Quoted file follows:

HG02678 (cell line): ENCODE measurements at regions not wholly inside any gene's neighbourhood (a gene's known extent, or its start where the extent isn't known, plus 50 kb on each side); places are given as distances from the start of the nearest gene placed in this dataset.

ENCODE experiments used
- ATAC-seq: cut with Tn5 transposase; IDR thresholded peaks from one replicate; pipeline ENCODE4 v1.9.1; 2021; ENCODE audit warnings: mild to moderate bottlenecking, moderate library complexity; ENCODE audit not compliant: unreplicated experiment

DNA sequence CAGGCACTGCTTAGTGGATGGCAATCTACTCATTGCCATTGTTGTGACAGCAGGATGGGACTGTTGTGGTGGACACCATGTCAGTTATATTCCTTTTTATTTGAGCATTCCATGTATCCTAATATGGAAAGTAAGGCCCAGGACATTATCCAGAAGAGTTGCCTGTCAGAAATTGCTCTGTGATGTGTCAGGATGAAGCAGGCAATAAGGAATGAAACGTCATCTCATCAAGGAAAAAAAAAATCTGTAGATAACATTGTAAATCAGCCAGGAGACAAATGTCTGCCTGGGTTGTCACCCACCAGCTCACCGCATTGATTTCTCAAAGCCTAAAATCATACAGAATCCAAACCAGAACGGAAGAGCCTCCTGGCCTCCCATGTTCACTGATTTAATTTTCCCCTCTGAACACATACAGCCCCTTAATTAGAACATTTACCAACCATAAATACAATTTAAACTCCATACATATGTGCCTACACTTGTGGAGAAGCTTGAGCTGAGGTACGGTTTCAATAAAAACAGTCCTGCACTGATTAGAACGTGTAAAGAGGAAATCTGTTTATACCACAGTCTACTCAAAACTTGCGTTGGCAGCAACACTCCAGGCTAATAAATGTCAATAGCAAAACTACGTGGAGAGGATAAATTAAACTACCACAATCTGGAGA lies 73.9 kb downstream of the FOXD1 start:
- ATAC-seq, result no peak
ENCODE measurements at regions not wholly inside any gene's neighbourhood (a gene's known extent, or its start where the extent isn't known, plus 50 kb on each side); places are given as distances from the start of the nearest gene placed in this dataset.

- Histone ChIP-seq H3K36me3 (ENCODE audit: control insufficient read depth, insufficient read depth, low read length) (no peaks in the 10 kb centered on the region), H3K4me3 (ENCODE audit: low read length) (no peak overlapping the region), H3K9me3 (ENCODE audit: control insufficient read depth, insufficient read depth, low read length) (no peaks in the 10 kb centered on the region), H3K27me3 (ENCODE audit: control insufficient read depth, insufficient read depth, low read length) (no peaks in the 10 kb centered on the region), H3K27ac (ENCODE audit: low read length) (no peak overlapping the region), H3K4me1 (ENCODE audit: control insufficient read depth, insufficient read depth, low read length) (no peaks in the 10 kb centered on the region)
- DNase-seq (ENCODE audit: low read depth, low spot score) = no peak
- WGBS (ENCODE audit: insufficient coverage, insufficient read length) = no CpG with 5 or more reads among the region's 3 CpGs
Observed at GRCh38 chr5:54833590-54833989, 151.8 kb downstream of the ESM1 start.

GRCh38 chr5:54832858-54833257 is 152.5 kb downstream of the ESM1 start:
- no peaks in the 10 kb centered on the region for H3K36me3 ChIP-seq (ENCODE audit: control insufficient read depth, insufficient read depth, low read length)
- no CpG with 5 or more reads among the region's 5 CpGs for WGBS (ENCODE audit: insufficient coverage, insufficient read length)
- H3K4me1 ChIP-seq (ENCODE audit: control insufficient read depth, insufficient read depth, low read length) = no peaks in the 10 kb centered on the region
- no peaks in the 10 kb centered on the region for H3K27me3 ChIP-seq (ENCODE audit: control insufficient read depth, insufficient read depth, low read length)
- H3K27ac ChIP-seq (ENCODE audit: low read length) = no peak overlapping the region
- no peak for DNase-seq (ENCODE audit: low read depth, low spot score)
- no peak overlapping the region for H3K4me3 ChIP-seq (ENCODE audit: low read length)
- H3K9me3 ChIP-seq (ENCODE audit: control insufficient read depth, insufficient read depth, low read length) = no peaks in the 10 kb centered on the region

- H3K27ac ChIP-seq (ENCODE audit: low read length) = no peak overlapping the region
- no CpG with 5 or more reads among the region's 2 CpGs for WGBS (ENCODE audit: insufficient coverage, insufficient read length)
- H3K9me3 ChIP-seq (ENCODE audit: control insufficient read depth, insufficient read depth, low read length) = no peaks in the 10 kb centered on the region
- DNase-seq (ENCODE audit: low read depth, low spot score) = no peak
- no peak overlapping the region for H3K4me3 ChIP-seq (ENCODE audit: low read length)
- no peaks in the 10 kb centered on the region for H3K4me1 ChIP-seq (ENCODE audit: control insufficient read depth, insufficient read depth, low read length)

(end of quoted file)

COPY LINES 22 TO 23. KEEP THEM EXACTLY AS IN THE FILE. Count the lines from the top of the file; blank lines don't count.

- H3K9me3 ChIP-seq (ENCODE audit: control insufficient read depth, insufficient read depth, low read length) = no peaks in the 10 kb centered on the region
- DNase-seq (ENCODE audit: low read depth, low spot score) = no peak